Testing for autonomy may require the following:

  • Testing whether the system requires human intervention for a given scenario when the system should relinquish control. Such scenarios could include a change in the operating environment or the system exceeding autonomy limits.
  • Checking whether the system requests human intervention when the system should relinquish control after a specified period of time.
  • Testing whether the system is unnecessarily requesting human intervention when it should still be operating autonomously.

It may be helpful to use a limit analysis applied to the operating environment to provide the necessary conditions for this test. It can be challenging to define how the parameters that determine autonomy manifest themselves in the operating environment and to create the test scenarios that depend on the type of autonomy.

Testing for algorithmic, sampling, and inappropriate biases

An ML system should be evaluated with respect to the various biases and measures to eliminate inappropriate biases. This may mean intentionally introducing a positive bias to counteract the inappropriate bias.

Testing with an independent data set can often detect bias. However, it can be difficult to identify all the data causing bias because the ML algorithm can use combinations of seemingly unrelated features to create undesirable bias.

AI-based systems should be tested for algorithmic bias, sampling bias, and inappropriate bias (see Section 2.4). This may include:

  • Analysis during the training, evaluation, and optimization activities of the model to determine if algorithmic bias is present.
  • Review of the source of the training data and the procedures used to obtain it to detect the presence of sampling bias.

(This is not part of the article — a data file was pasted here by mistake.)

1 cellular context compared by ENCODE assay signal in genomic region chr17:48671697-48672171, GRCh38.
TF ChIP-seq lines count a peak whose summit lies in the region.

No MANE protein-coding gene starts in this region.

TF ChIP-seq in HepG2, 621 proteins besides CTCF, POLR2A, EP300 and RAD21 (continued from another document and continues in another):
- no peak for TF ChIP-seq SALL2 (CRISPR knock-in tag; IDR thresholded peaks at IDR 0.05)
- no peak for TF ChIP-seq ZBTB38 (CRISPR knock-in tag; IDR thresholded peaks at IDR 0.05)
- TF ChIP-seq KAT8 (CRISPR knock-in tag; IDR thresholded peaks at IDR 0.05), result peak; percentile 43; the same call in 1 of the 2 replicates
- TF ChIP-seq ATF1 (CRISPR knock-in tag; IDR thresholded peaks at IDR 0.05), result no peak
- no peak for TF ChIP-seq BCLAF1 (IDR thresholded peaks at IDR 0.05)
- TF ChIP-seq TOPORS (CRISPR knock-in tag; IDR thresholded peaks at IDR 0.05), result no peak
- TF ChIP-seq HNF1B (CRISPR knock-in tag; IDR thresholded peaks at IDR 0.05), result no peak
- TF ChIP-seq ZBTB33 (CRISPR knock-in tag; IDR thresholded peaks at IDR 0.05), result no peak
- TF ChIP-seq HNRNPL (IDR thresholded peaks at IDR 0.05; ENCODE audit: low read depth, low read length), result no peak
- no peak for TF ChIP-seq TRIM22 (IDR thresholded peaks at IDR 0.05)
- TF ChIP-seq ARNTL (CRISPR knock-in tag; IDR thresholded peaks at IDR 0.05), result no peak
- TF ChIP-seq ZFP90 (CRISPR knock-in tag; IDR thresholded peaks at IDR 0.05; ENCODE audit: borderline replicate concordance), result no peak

• Reviewing the preprocessing of data as part of the ML workflow to determine if the data has been influenced in a way that could cause sampling bias.
  • Measuring how changes in system inputs affect system outputs over a large number of interactions, and examining the results based on the groups of people or objects that the system may be inappropriately biased toward or against. This is similar to the Local Interpretable Model-Agnostic Explanations (LIME) method described in Section 8.6 and can be performed in a production environment as well as in pre-release testing.
  • Obtaining additional information about the attributes of the input data that may be related to the bias and correlating them with the results. For example, this could refer to demographic data that might be appropriate when testing for inappropriate biases involving groups of people, when membership in a group is relevant to assessing the bias but is not an input to the model.
    This is because the bias may be based on “hidden” variables that are not explicitly present in the input data but are inferred by the algorithm.

Challenges in testing probabilistic and non-deterministic AI-based Systems

Most probabilistic systems are also non-deterministic, so the following list of testing challenges typically applies to AI-based systems with one of these attributes:

  • There can be multiple valid outcomes of a test with the same set of preconditions and inputs. This makes defining expected results more difficult and can lead to problems:
    • when tests are reused for confirmation tests.
    • when tests are reused for regression testing.
    • when reproducibility of tests is important.
    • when tests are automated.
  • The tester usually needs a deeper knowledge of the required system behavior so that they can develop reasonable tests for passing the test, rather than simply specifying an exact value for the expected test result. Thus, testers may need to define more demanding expected results compared to conventional systems. These expected test results may include tolerances (e.g., “is the actual result within 2% of the optimal solution”).
  • If a single definitive test result is not possible due to the probabilistic nature of the system, the tester must often run a test multiple times to obtain a statistically valid test result.

Challenges in testing complex AI-based systems.

AI-based systems are often used to implement tasks that are too complex for humans. This can lead to a test oracle problem, as testers are not able to determine the expected results as usual (see Section 8.7). For example, AI-based systems are often used to detect patterns in large amounts of data. Such systems are used because they can find patterns that humans cannot find manually, even after intensive analysis. It can be challenging to understand the required behavior of such systems in sufficient depth to achieve the expected results.